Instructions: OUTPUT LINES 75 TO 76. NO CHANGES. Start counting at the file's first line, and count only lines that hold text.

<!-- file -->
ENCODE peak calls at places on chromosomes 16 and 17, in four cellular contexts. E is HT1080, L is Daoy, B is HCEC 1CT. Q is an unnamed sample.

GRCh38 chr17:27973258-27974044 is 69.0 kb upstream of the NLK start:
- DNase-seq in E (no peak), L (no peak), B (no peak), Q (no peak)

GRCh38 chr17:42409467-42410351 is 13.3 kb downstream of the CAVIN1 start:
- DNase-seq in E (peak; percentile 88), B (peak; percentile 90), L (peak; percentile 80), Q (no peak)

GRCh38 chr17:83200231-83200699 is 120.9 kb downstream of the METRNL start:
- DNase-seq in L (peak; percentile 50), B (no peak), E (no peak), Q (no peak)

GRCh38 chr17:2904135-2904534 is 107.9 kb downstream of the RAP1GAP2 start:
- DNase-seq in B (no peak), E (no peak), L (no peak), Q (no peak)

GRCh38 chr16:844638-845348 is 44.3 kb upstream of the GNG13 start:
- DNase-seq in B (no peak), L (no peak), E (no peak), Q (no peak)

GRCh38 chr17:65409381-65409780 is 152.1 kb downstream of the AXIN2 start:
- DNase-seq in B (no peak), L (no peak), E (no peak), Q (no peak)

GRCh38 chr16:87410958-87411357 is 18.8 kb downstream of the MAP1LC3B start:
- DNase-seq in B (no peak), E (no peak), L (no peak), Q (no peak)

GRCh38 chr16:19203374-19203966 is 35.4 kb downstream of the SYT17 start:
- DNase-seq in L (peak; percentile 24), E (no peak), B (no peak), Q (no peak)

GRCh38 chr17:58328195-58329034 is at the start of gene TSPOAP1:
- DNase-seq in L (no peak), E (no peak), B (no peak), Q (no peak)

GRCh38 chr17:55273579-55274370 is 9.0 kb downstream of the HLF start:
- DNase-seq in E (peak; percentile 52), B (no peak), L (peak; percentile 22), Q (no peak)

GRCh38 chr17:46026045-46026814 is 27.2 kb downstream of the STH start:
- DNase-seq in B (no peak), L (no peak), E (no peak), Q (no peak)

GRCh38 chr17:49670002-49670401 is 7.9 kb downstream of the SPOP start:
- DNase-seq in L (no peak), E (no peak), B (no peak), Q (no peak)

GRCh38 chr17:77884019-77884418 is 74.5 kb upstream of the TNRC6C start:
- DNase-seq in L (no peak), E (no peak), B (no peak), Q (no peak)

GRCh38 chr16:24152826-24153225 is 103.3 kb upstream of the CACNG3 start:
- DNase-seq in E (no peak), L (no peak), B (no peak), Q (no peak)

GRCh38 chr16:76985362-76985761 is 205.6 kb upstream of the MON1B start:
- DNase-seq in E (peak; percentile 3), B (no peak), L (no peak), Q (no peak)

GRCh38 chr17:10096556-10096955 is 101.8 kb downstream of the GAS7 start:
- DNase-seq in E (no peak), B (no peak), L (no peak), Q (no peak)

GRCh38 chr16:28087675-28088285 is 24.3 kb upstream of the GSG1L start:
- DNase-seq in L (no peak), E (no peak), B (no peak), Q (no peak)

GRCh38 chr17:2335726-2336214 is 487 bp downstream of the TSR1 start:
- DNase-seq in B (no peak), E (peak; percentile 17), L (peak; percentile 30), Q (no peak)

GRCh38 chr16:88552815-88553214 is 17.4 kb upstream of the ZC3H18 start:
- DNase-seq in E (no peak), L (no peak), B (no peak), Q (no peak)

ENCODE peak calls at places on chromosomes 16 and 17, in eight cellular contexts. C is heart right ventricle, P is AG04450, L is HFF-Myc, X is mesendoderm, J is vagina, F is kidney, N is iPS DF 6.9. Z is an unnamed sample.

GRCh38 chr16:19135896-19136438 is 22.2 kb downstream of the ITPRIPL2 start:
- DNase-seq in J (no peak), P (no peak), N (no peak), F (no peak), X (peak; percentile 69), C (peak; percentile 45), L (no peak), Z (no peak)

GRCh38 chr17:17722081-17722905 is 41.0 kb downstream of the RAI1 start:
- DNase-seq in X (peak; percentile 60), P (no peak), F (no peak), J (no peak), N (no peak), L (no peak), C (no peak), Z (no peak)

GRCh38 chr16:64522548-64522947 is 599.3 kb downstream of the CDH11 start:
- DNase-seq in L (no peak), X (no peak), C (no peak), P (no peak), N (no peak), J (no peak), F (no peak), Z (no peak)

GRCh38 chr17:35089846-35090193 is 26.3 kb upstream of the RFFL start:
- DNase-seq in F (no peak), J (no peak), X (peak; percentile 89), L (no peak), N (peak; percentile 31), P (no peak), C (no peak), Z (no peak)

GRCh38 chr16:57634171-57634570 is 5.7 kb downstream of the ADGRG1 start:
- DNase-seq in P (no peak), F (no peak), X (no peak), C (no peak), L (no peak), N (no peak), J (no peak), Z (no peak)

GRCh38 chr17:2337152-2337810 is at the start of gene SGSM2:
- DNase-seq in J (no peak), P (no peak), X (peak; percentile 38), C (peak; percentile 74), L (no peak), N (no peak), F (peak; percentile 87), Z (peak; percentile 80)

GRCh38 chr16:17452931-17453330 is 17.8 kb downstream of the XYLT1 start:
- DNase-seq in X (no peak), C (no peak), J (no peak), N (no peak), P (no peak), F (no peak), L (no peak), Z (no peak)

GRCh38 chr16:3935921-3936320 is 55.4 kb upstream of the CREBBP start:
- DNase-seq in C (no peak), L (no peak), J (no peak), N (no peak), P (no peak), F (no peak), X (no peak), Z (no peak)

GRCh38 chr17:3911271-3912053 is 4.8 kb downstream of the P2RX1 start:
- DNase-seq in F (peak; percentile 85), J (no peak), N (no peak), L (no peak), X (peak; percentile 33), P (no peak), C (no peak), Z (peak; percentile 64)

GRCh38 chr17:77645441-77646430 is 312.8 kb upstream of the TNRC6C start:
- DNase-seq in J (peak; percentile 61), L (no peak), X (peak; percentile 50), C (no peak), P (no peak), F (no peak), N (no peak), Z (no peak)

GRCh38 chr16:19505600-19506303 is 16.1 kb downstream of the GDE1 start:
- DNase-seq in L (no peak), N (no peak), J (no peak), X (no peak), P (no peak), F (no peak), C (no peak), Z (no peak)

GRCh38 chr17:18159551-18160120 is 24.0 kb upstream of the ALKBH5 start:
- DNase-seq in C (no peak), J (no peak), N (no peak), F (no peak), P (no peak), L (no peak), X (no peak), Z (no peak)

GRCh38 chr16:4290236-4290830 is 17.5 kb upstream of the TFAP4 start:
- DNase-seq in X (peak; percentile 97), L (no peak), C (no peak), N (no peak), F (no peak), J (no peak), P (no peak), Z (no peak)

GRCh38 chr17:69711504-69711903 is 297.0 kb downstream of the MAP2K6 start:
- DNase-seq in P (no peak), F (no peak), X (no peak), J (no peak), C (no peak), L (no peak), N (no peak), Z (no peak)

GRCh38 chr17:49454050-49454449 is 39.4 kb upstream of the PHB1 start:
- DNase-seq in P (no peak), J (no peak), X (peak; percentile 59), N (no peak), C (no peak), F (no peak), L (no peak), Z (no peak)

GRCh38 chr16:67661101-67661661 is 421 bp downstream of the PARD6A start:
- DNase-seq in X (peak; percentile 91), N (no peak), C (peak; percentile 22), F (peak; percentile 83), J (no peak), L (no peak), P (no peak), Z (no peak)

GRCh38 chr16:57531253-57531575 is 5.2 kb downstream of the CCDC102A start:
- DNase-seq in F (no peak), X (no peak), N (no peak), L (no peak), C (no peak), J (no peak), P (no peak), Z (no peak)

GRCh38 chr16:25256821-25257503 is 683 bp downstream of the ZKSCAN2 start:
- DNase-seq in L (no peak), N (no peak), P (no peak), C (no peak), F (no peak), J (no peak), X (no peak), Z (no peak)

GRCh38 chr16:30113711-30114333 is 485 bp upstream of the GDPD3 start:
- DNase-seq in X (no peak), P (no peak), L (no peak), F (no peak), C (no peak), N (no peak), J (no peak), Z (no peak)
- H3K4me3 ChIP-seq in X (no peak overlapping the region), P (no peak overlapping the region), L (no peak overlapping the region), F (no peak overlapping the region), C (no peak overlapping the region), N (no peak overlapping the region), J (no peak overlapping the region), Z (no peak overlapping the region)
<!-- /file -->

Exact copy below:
GRCh38 chr16:25256821-25257503 is 683 bp downstream of the ZKSCAN2 start:
- DNase-seq in L (no peak), N (no peak), P (no peak), C (no peak), F (no peak), J (no peak), X (no peak), Z (no peak)